When my first son was 10 months old I went to see my boss to discuss my options for returning to work. I never once believed that my request to work part time would be turned down. And that’s not because I’m arrogant but because the organisation I work for is a forward-thinking institution with family-friendly policies. Added to which, other women in my department who had been on maternity leave had always returned to their old positions, worked part time or in job shares, their grade and salary and career path in tact.
So when my boss told me that this was not case for me I was totally unprepared.
I suggested a job share, but apparently, my job required ‘continuity and consistency’, I offered to make sure my hours were spread out across the week, but my offer was rejected. I wondered if my boss didn’t like me, if she was unhappy with my performance, but I had always had glowing PDRs, my direct reports and I had great rapport and respect for each other. And I got on really well with colleagues from other departments.
I was incredulous. And devastated. And I couldn’t believe the hypocrisy of it. The two women who made this decision, my boss, worked compacted hours (5 days in 4) and Director, worked part time hours which were always changing. These two women had successful careers at our organisation partly thanks to the fact that they had both benefitted from the flexible working policies. (Let’s not even mention the fact that the stream of work which made my job unsuitable for being part time, became redundant not long after this).
I could have appealed their decision. But I was scared. If I lost, I would be out of a job. And what would happen if I won the appeal, would my working environment become toxic? And I was weak and I was desperate. Because although I knew that I loved my son, I had realised quite early on in motherhood that I was not cut out to be a stay at home mum. I have unending amounts of admiration for those who can do it, but me? I just about managed a year of it. In order for me to function happily and healthily I needed something else for my mind to be working on, and I needed the company and conversation of other adults. And because of this need, and the fear that I might not have a job to go to, I didn’t fight for my rights, I didn’t fight for myself.
Instead I let them demote me.
And that decision has had such a negative impact on me.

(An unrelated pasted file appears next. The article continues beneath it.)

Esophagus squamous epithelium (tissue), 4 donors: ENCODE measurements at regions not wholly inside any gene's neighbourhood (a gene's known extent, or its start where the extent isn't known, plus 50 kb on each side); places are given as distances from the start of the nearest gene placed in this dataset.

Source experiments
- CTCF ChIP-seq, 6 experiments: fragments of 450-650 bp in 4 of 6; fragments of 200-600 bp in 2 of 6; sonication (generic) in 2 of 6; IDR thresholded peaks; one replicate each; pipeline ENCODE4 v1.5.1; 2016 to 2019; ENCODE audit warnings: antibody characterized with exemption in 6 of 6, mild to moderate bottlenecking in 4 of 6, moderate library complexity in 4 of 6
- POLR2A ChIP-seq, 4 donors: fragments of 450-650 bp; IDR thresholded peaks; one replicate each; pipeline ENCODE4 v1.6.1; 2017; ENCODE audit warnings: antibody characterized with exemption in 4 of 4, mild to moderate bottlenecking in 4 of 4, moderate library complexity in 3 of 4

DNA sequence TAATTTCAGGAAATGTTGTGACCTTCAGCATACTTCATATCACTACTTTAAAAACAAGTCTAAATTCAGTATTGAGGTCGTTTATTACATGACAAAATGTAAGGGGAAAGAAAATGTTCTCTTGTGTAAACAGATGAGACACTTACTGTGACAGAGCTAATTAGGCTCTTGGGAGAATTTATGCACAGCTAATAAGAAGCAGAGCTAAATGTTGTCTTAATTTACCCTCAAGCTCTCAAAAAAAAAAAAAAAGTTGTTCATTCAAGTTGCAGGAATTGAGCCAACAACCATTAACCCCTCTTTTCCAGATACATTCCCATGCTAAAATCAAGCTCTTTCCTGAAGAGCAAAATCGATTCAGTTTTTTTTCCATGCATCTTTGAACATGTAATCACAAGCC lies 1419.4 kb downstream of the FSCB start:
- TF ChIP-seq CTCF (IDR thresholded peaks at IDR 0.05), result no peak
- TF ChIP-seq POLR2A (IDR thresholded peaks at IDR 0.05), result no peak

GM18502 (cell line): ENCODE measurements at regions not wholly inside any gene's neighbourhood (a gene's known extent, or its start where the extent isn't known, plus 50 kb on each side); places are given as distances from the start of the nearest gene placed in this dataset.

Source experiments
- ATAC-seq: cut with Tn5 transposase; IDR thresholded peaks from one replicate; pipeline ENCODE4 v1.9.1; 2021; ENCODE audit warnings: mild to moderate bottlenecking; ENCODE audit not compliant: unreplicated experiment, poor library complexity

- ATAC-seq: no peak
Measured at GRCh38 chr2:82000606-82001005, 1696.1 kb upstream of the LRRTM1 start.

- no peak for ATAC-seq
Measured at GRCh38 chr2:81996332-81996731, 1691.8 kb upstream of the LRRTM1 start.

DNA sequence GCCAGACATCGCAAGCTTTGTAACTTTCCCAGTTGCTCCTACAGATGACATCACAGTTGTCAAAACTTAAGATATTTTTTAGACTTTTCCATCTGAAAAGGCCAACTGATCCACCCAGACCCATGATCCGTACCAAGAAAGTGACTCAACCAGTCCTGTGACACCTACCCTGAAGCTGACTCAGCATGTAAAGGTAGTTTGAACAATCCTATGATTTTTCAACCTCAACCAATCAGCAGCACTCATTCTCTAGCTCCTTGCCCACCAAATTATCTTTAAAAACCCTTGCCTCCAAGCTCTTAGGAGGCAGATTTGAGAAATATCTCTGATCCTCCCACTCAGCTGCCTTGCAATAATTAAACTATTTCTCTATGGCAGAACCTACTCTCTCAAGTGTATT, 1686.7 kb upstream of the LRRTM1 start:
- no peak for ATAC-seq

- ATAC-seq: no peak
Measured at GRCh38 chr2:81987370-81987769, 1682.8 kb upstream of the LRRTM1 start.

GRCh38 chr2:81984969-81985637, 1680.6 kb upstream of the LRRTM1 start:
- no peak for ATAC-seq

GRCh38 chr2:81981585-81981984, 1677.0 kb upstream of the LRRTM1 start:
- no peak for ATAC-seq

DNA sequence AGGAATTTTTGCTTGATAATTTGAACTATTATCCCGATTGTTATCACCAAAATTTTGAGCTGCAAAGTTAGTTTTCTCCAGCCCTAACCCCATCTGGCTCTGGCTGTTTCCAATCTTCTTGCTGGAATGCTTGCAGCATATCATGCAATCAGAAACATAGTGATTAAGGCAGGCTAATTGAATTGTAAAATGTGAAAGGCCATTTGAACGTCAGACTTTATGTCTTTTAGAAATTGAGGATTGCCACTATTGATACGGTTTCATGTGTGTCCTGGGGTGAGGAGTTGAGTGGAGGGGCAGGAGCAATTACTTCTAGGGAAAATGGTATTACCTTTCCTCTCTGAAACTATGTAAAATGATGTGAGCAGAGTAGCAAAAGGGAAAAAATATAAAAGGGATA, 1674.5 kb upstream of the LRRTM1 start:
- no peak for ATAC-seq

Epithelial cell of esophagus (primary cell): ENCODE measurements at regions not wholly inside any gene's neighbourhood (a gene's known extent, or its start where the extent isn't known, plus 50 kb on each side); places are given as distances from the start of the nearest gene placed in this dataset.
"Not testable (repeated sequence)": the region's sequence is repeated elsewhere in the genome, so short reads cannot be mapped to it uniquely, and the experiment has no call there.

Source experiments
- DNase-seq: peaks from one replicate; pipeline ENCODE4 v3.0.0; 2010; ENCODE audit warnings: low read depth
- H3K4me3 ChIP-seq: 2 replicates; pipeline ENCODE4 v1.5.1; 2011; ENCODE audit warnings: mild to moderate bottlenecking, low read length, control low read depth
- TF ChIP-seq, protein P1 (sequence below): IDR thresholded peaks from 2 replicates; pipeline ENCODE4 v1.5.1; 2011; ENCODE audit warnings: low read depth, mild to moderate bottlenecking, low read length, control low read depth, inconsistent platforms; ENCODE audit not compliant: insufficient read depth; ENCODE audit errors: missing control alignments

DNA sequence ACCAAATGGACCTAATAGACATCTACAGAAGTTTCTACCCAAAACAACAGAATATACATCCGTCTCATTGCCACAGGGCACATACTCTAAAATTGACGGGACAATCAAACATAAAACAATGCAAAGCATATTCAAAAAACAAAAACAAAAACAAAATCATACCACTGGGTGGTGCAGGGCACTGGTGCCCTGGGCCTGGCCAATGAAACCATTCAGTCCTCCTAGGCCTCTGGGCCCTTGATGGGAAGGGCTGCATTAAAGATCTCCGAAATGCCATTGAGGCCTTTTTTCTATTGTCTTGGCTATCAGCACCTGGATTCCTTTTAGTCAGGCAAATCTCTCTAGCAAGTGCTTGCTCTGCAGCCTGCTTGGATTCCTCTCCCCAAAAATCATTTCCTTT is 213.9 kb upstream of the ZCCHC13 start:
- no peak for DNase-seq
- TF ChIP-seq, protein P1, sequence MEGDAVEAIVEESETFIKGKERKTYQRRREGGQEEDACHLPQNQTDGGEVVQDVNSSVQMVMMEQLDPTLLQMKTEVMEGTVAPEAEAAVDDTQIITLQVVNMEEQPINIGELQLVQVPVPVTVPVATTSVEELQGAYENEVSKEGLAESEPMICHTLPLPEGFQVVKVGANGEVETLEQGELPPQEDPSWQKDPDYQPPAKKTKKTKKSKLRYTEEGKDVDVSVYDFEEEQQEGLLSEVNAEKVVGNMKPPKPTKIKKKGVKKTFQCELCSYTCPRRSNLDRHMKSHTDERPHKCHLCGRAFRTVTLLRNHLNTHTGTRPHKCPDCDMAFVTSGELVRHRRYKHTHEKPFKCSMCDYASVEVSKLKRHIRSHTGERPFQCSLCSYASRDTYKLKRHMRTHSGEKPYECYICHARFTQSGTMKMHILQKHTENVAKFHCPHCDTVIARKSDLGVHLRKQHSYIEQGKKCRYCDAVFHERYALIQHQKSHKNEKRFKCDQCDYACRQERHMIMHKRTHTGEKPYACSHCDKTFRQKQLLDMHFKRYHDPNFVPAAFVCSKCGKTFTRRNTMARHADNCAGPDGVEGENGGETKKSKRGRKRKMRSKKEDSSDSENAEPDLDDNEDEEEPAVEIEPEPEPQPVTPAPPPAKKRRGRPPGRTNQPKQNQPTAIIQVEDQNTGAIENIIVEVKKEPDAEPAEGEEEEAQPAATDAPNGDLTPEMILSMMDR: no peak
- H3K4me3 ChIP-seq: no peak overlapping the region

Ok, so those of you who work in HR or employment law, or have had to ‘pick up the slack’ when a woman has gone on maternity leave will say that it was my manager’s right to make that decision. That I shouldn’t have my cake and eat it too. That I’m lucky to have a job. But I took a big cut in my pay, and most damaging of all, I took a huge cut in my already low self-esteem. Something that, six years later, I still haven’t recovered from.
So why am I bringing this up all these years later? Why am I moaning about something I didn’t have the guts to change? Well, it’s because I’ve been thinking a lot lately about so many things, about sisterhood and about fairness and about people being created equal. These glittering ideals that I’d always felt so strongly about, had faith in. I’ve never been one for organised religion, when people ask I say I’m more spiritual, my faith lies in people, in humanity. But right now, my faith is wavering, it’s being slowly picked at with the tiniest needles. The marks may not be visible to the naked eye, but the effect is cumulative and creates a tsunami of doubt in my mind.
It’s a hard lesson to learn but I’m only now seeing that when it comes to your professional life, you can only rely on yourself. No one else is going to push you to achieve lofty ambitions, no one will hand you a promotion on a plate, and no one will stick up for you when things don’t quite go your way. You have to be your own superhero. You have to be confident and tell people about your great work, and you have to fight for promotions. When I finally find my cape and my self-esteem, I guess just need to keep reminding myself of this.